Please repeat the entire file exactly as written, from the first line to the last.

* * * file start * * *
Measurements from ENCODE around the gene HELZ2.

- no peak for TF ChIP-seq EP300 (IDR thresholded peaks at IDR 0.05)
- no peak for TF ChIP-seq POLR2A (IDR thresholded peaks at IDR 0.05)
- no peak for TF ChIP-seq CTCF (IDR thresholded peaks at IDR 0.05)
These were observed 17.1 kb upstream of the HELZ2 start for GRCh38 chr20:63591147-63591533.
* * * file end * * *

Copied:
Measurements from ENCODE around the gene HELZ2.

- no peak for TF ChIP-seq EP300 (IDR thresholded peaks at IDR 0.05)
- no peak for TF ChIP-seq POLR2A (IDR thresholded peaks at IDR 0.05)
- no peak for TF ChIP-seq CTCF (IDR thresholded peaks at IDR 0.05)
These were observed 17.1 kb upstream of the HELZ2 start for GRCh38 chr20:63591147-63591533.